The opinion of the court was delivered by: WEBER
This case involves a claim by certain employees against their employer to enforce claims arising out of their collective bargaining agreement, under the provisions of Section 301 of the Labor Management Relations Act of 1947, as amended, 29 U.S.C. § 185. Originally, plaintiffs had not availed themselves of the grievance procedure in their contract, and on Defendant's Motion for Summary Judgment, the court ordered all proceedings stayed to allow plaintiffs to pursue the grievance procedure. Plaintiffs later moved to terminate the stay alleging they had utilized all steps of the grievance procedure and these had been unavailing. Defendant then presented an Amended Motion for Summary Judgment on the grounds that the decision in the third step of the grievance procedure was final.
The question for determination here is whether any substantial issue of fact remains. The case involves the interpretation of a written collective bargaining agreement. There is no dispute that the three stages of the grievance procedure were followed and a timely appeal made from the determination of each prior stage. The question remains as to what is left after an adverse determination against plaintiffs in the third stage.
Examining the grievance procedure in the present contract we note that it is contained in Section 14.1(a), (b) and (c) of Article XIV of the Contract. Section 14.1 is a "no strike" clause which provides:
"14.1 Should differences arise between the Company and the Union, or between the Company and employees, there shall be no strike, . . . on account of such dispute, until such matters have been processed through the grievance procedure provided below:"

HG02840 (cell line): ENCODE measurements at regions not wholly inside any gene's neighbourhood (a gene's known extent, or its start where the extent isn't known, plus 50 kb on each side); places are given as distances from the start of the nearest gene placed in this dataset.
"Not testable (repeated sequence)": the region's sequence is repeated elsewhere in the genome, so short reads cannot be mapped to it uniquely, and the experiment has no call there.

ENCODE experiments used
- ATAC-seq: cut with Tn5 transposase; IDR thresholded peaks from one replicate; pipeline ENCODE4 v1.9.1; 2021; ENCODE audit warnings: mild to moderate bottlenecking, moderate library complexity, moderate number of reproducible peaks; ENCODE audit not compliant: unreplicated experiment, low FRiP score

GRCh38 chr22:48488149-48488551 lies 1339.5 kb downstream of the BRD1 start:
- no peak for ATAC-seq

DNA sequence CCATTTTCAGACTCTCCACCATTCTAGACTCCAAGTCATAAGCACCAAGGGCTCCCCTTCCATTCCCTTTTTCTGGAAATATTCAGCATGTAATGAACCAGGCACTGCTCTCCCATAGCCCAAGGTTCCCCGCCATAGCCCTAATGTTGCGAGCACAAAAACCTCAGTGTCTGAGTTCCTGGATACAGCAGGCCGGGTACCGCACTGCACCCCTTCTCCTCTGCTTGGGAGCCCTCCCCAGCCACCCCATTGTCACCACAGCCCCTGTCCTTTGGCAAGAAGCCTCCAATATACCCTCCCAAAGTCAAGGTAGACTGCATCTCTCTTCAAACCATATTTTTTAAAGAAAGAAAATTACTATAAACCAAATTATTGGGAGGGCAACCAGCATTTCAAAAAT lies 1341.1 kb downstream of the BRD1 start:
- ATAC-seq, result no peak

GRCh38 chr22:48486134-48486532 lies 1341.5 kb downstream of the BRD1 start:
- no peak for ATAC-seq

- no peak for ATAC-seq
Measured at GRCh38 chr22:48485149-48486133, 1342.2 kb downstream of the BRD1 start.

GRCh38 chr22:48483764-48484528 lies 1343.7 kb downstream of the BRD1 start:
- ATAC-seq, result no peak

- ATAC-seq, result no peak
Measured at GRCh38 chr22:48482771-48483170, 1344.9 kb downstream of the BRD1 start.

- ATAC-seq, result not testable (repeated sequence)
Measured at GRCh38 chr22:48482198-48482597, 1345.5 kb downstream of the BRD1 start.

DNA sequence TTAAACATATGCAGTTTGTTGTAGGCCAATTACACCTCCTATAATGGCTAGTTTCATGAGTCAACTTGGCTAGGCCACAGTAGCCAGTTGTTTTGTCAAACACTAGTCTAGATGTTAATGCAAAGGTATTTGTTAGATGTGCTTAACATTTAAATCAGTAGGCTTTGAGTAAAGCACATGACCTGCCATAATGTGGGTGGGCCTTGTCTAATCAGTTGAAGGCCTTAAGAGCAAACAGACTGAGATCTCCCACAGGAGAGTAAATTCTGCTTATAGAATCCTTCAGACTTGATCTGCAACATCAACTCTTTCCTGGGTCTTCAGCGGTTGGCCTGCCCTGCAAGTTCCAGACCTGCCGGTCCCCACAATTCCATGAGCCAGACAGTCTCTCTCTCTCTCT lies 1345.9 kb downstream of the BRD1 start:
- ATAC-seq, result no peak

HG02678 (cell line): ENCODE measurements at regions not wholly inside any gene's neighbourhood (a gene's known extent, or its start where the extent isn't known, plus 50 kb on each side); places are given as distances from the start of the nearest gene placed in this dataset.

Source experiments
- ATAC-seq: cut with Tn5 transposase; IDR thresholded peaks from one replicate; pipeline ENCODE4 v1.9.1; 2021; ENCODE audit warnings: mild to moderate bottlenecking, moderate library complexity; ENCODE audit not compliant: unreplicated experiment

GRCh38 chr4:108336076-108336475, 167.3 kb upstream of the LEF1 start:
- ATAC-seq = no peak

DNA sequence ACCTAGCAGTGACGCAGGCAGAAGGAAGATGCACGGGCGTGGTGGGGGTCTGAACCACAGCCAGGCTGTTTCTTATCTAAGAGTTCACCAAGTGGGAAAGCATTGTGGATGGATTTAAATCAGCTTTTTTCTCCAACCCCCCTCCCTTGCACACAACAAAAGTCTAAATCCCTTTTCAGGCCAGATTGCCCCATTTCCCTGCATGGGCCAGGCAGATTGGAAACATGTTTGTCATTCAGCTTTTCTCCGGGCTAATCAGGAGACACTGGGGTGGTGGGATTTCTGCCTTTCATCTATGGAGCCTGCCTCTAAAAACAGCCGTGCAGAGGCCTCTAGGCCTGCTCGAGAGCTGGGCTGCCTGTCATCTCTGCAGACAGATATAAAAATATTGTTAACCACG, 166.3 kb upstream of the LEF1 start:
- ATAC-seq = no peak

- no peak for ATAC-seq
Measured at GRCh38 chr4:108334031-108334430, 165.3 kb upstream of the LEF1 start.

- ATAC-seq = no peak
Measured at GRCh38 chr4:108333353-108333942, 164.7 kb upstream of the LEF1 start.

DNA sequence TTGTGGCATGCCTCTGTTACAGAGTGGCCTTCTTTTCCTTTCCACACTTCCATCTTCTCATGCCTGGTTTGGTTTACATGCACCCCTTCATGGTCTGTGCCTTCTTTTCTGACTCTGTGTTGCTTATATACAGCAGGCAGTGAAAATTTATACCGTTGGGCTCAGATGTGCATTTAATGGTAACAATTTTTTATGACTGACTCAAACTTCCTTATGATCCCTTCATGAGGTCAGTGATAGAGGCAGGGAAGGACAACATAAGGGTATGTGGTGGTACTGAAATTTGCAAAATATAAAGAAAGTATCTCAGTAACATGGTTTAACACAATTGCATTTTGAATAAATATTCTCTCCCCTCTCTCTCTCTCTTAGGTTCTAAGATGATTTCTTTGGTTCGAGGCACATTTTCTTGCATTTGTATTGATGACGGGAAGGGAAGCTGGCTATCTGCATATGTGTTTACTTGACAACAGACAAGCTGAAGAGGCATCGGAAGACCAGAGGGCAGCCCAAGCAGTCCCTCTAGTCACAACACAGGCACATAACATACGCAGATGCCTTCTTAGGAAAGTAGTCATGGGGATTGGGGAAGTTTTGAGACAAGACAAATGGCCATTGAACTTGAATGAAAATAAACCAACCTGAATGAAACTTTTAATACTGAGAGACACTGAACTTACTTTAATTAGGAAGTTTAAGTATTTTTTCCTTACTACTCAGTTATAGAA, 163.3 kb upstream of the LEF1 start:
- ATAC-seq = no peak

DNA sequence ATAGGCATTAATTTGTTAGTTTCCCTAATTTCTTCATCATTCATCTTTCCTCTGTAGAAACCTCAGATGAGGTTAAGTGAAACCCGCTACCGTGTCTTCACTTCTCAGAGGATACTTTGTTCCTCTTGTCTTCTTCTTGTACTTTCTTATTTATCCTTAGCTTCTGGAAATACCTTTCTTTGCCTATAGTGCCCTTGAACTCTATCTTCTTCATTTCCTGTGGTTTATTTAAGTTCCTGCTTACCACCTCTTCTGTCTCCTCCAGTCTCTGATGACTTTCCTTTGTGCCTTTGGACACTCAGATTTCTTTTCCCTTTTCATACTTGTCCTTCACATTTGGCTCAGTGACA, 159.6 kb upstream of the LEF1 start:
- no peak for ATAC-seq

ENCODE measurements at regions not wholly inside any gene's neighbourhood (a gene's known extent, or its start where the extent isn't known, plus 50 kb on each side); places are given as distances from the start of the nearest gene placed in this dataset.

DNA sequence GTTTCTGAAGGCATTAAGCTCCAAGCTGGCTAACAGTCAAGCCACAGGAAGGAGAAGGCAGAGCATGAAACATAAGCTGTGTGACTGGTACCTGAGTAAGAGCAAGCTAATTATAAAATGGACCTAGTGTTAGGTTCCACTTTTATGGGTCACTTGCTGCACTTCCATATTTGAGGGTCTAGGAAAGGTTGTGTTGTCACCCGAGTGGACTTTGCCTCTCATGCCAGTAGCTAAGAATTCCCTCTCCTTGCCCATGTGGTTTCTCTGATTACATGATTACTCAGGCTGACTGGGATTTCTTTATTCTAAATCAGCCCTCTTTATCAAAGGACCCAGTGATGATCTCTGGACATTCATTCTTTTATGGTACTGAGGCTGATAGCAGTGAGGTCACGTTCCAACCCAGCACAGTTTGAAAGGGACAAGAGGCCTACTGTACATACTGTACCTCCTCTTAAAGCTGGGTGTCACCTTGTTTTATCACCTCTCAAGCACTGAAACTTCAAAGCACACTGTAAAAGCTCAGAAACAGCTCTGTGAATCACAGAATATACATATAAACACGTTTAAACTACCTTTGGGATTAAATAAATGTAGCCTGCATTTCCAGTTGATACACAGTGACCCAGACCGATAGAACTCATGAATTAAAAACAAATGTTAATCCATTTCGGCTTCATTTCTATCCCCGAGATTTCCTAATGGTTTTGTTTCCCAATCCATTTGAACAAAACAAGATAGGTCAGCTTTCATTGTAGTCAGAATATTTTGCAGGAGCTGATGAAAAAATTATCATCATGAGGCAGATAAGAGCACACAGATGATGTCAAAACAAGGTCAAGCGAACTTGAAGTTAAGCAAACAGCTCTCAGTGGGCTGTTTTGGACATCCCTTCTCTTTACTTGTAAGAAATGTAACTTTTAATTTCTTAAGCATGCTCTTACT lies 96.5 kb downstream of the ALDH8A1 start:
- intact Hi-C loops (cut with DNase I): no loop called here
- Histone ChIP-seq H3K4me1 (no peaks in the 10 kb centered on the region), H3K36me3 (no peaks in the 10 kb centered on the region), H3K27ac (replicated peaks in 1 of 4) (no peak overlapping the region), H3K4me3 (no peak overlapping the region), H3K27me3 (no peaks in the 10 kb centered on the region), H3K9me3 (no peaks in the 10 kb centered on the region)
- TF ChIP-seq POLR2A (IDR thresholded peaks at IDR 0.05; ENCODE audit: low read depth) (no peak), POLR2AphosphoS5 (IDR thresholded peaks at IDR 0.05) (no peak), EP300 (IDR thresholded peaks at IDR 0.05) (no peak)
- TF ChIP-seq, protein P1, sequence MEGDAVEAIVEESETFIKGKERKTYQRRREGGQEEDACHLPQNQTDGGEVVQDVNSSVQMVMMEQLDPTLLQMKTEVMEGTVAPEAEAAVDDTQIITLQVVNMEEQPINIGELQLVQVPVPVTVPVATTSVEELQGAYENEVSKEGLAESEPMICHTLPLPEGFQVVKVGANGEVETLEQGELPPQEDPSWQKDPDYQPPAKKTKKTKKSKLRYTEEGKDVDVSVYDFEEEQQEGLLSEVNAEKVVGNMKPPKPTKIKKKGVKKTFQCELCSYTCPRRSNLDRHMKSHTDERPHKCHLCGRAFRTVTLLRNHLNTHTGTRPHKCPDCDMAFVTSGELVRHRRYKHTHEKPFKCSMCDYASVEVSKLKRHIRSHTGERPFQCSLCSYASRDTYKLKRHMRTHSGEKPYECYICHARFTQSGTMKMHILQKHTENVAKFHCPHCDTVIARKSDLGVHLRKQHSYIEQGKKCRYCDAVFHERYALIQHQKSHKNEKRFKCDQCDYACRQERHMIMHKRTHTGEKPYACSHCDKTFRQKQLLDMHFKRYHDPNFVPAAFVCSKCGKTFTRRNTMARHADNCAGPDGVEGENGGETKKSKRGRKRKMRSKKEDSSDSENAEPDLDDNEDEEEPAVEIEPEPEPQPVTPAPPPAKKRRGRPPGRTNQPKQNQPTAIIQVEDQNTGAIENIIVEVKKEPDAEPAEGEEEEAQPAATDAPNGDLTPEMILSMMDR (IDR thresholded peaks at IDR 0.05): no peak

It is noted that there is no provision in the contract providing for binding arbitration on any dispute. In other words, the Union has preserved its right to strike after the three stages have been exhausted.
A very similar factual situation was before the Court of Appeals for the Fifth Circuit in Haynes v. United States Pipe and Foundry Company, 362 F.2d 414 (1966). The only factual difference is that the Haynes contract provided a specific fourth step, a strike notice from the Union within 14 days after Employer's plant manager's written decision is rendered. The contract which we are considering here prohibits any strike until after the three steps of the grievance procedure are taken. Nevertheless, the end result is the same:
"We may assume arguendo that appellant has exhausted his contractual remedy. His claim was carried to the point where it would have been necessary for his union to notify the employer of its intention to strike in support of his claim. At this point, the decision denying him relief was 'final' under the terms of the collective bargaining agreement. Are the processes of the court now available to him for contesting or avoiding that final decision?" (p. 417)
"The fact of the matter here is that the union processed appellant's grievance up to the point of striking. The denial of his claim then became final. We believe the law to be that his claim was thereby barred." (p. 418)
The Haynes case is the only authority from the Courts of Appeal on this question. As was stated in that case the Supreme Court has not dealt with precisely such a situation.
We, therefore, conclude that the terms of the contract are clear and unambiguous and that their clear intent is that the Union was not to be bound by compulsory arbitration and was free to strike in support of its grievances after having resorted to the three step grievance procedure.
And Now this case having come before the Court for argument on Defendant's Motion for Summary Judgment, and it appearing to the Court that there is no substantial issue as to any matter of fact and that Defendant is entitled to Summary Judgment as a matter of law, Defendant's ...